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What is security analytics? An overview on the toolsets & business use cases

Mark Stone
What is security analytics? An overview on the toolsets, business use cases

Analytics plays a crucial role in almost every type of business and sector. Companies rely on analytics for revenue reporting, understanding customers, and optimizing network performance, among many others. As data plays an increasingly central role in our lives, the importance of analytics is skyrocketing.

For security, analytics is a key use case. Analytics can help businesses maintain visibility on their security posture — protecting their assets and avoiding devastating breaches and attacks. 

This article will look at how analytics function in a cybersecurity context, the main analytics tools for security, and the key use cases.

What does analytics mean in a cybersecurity context?

When it comes to cybersecurity, analytics is an effective way of gaining crucial insights into your organization’s security posture and maintaining that visibility over time. 

Analytics in cybersecurity offers numerous valuable benefits:

  • Detect threats quickly as soon as they appear
  • Analyze threats so you can establish the risk and determine the best course of action to take
  • Mitigate threats before they can develop and cause serious harm to your organization
  • Draw data from a wide range of sources like network logging, public cloud, SaaS audit logs, and EDR data
  • Automate a wide range of previously manual tasks, allowing your teams to free up time and focus on human-specific, business-critical work

What are the main types of analytics tools available for security?

Security information and event management (SIEM)

A security information and event management system (SIEM) is built to deal with security threats in real-time, as soon as they emerge. Whenever suspicious activity is flagged by any part of your network, your SIEM cross-references the event with its own set of rules and globally-available intelligence.

Behavioral analytics

What makes a threat stand out? Malicious activity looks different from normal activity, and your ability to notice these differences allows you to identify potential threats and take decisive action quickly. Behavioral analysis uses data, machine learning, and powerful analytics tools to hone in on suspicious behavior as soon as it appears.

External threat intelligence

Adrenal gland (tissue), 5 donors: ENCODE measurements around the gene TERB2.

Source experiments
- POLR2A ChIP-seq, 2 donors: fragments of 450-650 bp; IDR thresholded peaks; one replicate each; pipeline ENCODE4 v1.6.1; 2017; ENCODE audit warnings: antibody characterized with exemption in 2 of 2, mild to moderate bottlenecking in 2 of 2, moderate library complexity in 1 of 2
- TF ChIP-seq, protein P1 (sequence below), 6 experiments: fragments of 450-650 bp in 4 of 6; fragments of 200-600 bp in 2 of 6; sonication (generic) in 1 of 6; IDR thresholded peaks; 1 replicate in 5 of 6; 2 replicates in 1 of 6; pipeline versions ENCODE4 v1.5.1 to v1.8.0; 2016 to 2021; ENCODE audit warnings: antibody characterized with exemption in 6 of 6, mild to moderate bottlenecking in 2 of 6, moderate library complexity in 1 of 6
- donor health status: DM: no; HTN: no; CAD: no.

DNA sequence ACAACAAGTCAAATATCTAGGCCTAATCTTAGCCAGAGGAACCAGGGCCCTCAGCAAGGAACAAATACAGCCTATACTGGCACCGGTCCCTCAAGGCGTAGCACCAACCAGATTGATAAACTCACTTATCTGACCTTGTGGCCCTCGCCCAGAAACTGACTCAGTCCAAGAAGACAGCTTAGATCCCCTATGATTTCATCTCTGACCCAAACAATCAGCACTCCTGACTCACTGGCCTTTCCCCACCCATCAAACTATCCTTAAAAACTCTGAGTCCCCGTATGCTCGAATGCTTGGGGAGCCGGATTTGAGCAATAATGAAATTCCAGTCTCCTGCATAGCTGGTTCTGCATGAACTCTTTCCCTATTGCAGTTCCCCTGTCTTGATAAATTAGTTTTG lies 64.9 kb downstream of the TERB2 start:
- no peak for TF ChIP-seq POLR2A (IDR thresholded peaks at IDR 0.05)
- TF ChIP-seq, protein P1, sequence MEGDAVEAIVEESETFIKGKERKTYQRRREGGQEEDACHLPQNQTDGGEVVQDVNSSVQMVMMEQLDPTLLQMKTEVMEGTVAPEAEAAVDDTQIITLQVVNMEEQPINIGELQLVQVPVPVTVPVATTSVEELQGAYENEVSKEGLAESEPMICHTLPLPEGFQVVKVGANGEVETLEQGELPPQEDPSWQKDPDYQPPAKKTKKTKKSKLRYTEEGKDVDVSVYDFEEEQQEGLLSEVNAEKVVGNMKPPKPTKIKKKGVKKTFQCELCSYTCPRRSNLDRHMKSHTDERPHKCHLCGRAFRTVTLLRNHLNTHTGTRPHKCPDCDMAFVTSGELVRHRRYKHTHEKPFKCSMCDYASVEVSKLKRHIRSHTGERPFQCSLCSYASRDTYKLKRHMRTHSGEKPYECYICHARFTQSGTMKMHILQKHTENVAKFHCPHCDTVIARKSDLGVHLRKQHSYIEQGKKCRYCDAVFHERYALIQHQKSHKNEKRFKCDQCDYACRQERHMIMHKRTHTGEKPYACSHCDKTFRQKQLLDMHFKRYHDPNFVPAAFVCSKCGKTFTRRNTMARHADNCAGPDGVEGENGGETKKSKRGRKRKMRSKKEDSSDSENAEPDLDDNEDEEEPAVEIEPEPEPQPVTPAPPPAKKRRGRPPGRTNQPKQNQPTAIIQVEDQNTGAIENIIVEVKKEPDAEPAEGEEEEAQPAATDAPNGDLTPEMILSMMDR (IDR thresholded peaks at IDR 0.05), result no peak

While the risk of insider threats should not be overlooked, most perils come from outside your organization. Hacks, ransomware, malware, DDoS, and phishing are all prominent types of external threats. Organizations can use analytics to protect against these threats by gathering intelligence and monitoring various aspects of your security posture. External threat intelligence includes social media intelligence, domain monitoring, and phishing websites.

Forensics

Just like in the world of analog crime, cyber forensics is all about dealing with the aftermath of an event. When preventative measures have failed and an attack has taken place, cyber forensics empowers an organization to gather all relevant information to identify the attacker, recover any lost data, and help ensure it doesn’t happen again. 

Network analysis and visibility (NAV)

You can’t prevent or deal with threats if you don’t know where they are. Network analysis and visibility tools give your organization insight into what is happening at all times within your network, allowing you to identify threats as soon as they appear – and take quick, decisive action before any damage is done.

Use cases for security analytics

Detection

Security analytics tools can be incredibly effective at  detecting attacks  as they are taking place. They do this by analyzing network traffic constantly, trained to notice any patterns or behavior that may suggest a threat actor. This way, your organization can detect malicious activity before it becomes a threat and before any damage can occur.

Compliance and incident response

One of the key responsibilities of cybersecurity teams is complying with the many laws and regulations that govern modern businesses, ensuring they take the proper steps to protect themselves and their assets against attackers.

Security analytics helps businesses do this. Even when prevention and detection fail, and an attack takes place, analytics tools make it possible to respond rapidly, mitigating any damage and using forensics to learn as much as possible about the attacker.

Analytics tools can also help organizations detect data loss, identify compromised accounts, and recover lost data.

Vast data reservoirs

Security analytics involves constant monitoring and gathering of data about every imaginable aspect of your network and the threats it faces. This makes it possible to build a vast data lake, allowing you to rapidly gain insights and identify threats more reliably.

How Panther does security analytics differently

Panther’s SIEM is built to give businesses the best possible toolkit to defend their organization against all cyber threats. Panther’s security analytics addresses monitoring challenges like high cost, difficulty scaling, and the shift to remote work.

With Panther, the benefits of security analytics include:

  • A vast data lake where all security-relevant data is gathered and stored, making it possible to gain complete security visibility
  • The ability to detect threats in near real-time as fast as possible by analyzing logs as they’re ingested
  • Allowing your teams to focus on security instead of worrying about infrastructure management
  • Accessibility and visibility into valuable insights from large data sources 

To learn more about how Panther can help you harness the power of security analytics, book a demo with us or check out our platform overview.